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Clawing Your Way up–When you Claw for a Living

May 11, 2012
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A U.S. Navy flight surgeon performs a shipboard exam

 There is a stigma associated with people that leave the military and enter the civilian workforce. I am not sure what it is. I know I was told that military people tend to be too rigid, don’t question orders and not familiar with managing a budget. Ironically, many military professionals live and breathe budgets every day.  The requirements to stay within budget often comes with a much more severe oversight than you can imagine. So I think the issue must be that the military healthcare is much more different than civilian healthcare.

 Well I was sure that there would be major adjustments to be made when I left the military after 21 years. I served as a Chief Navy Corpsman and as a Navy Medical Service Corps Officer. I had the opportunity to work on the clinical side and admin side of military medicine. So when it was time to leave I had a sense of apprehension over the steep learning curve of civilian medicine. What I learned was that the organizational structure was pretty much the same. The acronyms (believe it or not) are much the same. I guess the biggest cultural change came down to the uniform. In the military you always know who is in charge by all the “ornaments” in the uniform. The more the colors and “bling,” the higher up the food chain they are, especially the Army-they are all about the bling! I remember the first time I had to stand in the closet and try to figure out what to wear. This was not an issue in the military, you wore what everyone else did! No fear of committing that social faux pas.  So that is when it hit me. My biggest cultural challenge from military to civilian came down to the simplicity of dealing with no uniforms.

 The topic of conversations in the last few conferences I have attended centered on finding and recruiting talent for our organizations. Most of you know how difficult that can be. So here are some numbers to think about. There are 4.8 million veterans that served from 1990, to present. The Navy alone averages 37,000 military medicine personnel. You can tap into these resources through or You can also contact the nearest military base and find out when they have transition assistance seminars and find out how you can provide information on careers available in your organization. Keep in mind that they come out of the service with healthcare, leadership, and Information Technology talent. So what is the down side? You may have someone working for you that may not question your orders. Sigh…those were the days.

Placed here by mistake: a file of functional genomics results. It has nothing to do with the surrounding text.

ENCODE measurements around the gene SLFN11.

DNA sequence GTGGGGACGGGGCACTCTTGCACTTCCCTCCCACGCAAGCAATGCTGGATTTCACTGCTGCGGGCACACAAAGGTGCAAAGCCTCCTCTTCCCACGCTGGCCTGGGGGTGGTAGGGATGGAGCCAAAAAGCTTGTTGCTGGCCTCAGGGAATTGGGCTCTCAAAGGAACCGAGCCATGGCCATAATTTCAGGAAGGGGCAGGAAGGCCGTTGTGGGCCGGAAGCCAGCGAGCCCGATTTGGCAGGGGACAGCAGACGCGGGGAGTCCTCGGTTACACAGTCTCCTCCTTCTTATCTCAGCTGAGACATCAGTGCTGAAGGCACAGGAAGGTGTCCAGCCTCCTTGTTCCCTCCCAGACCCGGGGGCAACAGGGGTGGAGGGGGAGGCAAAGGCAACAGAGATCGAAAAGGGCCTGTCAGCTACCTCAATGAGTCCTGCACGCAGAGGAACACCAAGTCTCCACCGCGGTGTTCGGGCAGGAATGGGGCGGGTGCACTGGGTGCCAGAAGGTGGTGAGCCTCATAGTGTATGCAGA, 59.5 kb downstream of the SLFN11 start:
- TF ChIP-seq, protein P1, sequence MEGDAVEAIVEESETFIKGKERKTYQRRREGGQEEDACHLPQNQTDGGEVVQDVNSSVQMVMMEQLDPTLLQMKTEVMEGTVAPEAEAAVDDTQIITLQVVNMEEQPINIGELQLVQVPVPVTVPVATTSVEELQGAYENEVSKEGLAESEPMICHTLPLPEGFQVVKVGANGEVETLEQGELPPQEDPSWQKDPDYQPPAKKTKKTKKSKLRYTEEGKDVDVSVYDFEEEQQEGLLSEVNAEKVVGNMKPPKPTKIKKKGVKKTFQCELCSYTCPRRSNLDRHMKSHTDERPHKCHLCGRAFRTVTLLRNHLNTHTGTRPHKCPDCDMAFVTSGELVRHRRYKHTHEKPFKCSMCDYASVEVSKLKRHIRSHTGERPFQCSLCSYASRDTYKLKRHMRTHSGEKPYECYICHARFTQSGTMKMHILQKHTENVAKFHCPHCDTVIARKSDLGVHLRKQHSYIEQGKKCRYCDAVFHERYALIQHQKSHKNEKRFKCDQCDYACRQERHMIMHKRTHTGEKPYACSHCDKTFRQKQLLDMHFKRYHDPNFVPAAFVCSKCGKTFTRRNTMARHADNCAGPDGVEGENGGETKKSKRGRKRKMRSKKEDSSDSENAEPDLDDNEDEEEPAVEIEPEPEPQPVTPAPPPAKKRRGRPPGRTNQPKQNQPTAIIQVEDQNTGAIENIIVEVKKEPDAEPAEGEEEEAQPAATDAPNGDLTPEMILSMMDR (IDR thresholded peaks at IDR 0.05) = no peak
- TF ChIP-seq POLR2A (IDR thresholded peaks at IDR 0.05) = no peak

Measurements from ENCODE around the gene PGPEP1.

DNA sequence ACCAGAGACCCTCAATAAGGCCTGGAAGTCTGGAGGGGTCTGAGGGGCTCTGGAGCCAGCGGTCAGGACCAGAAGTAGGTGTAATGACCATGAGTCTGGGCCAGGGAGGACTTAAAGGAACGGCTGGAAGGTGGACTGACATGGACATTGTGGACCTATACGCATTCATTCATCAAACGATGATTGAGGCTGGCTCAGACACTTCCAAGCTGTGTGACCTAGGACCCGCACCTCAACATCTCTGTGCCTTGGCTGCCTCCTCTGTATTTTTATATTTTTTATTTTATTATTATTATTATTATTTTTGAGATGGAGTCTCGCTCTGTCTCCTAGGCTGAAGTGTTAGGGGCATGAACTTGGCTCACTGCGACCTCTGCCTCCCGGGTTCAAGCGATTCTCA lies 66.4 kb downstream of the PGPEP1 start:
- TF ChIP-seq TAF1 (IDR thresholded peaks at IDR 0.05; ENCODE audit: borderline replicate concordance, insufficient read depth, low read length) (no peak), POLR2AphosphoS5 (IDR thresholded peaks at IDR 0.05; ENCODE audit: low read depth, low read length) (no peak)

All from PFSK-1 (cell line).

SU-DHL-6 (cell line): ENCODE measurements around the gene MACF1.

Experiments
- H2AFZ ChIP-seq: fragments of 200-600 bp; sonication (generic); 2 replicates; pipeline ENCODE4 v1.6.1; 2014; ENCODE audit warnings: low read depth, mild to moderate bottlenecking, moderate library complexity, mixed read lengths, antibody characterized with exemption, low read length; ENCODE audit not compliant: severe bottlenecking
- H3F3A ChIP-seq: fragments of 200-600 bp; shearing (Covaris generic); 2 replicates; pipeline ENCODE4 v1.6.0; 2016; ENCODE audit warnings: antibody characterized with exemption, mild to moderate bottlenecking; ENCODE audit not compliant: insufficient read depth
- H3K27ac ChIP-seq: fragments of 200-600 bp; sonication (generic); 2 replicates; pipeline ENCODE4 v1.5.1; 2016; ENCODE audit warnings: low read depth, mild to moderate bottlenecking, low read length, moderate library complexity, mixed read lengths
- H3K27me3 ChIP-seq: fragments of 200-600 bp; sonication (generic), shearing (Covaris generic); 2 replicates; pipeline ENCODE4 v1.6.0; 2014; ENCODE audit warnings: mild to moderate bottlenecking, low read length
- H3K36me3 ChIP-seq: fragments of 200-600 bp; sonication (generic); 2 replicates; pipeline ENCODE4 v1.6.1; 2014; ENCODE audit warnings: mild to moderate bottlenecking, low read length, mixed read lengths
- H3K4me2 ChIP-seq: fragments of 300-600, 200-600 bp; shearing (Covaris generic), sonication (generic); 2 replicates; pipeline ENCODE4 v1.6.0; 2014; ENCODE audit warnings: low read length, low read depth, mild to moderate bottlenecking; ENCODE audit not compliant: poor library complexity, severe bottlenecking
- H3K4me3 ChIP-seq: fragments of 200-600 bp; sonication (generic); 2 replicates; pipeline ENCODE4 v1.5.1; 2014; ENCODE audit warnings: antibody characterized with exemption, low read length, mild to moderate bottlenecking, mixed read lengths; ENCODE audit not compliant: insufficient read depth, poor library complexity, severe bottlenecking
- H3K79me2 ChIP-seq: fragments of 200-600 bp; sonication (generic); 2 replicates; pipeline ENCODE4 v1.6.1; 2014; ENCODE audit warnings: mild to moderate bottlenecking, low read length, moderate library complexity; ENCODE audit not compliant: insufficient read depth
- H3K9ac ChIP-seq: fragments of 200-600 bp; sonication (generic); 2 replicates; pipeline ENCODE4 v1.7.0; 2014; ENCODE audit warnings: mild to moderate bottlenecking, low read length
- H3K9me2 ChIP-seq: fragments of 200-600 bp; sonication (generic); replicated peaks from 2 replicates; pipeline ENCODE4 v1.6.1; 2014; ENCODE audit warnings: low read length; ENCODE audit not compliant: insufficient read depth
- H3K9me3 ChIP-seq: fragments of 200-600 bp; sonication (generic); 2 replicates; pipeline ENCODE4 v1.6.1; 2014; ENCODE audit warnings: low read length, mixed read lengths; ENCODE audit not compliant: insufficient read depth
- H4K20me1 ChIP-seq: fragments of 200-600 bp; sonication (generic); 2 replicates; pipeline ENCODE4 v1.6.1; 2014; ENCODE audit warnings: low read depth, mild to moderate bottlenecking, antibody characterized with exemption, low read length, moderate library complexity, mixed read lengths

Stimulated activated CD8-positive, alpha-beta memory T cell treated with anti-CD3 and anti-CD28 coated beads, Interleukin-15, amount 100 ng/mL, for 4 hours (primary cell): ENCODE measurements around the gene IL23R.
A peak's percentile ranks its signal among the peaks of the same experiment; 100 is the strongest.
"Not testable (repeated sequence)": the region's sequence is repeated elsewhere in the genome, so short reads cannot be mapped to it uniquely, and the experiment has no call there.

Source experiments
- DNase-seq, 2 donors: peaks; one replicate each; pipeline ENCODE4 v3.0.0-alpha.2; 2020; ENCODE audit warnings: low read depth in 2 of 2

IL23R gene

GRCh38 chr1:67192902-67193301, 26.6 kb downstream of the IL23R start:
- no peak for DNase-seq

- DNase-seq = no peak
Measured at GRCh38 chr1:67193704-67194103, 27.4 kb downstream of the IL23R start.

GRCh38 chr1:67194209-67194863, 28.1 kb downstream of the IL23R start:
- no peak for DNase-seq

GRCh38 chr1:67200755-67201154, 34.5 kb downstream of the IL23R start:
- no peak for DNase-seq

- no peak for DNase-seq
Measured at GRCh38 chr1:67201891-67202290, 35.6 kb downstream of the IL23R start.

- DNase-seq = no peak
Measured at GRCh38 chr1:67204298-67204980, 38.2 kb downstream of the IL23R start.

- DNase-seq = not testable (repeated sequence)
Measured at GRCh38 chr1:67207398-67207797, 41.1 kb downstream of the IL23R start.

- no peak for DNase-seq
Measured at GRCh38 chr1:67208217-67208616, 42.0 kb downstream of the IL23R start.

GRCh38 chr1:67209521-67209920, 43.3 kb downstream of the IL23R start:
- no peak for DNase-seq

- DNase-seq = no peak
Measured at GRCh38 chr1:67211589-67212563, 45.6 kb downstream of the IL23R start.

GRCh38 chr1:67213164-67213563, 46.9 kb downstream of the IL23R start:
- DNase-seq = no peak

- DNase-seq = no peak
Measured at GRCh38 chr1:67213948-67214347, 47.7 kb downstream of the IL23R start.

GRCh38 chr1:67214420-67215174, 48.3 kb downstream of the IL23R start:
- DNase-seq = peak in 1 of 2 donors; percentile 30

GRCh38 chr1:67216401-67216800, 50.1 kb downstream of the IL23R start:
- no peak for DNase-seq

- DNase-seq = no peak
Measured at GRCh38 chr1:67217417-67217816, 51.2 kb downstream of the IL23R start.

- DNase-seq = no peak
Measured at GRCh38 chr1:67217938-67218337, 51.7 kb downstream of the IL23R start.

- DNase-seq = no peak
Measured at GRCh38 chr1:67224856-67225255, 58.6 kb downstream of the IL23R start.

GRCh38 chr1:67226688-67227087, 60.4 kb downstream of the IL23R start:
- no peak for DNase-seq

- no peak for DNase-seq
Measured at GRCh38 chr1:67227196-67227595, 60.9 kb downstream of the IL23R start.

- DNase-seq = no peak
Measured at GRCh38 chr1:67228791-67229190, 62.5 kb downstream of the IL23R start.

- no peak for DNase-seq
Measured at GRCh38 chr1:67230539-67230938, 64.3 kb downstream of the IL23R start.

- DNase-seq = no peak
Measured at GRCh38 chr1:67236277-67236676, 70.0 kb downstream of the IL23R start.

I am now about 10 months into my "second" career as a civilian after 34 years (four enlisted Coast Guard; 30 Medical Officer Navy) on Active Duty. I completely agree with Pete Rivera's assessment of both the stigma and true issues with transition between Active Duty life and my new civilian life. Rather than taking about two minutes to pick out my khaki pants and khaki shirt to wear, I now have to color coordinate my pants, shirt and tie...which I do the night before. Other than that, I have found that my understanding of quality, collaboration, budgets (yuck, but I know them), etc. are a benefit to my employer. The biggest difference that I have found is the difference in internal drive between the civilian workforce and the military workforce. By the work ethic "imposed" on Active Duty personnel, everyone knows they have to produce or the mission could fail and lives could be lost. In the civilian workforce, that is not the same. Still many very motivated folks and excellent talent/people, but the ones whose only motivation is the money or self are more evident. That has probably been my toughest to motivate the unmotivated without the ability to have the "big stick" in reserve as needed (if I cannot motivate them with positive inducements).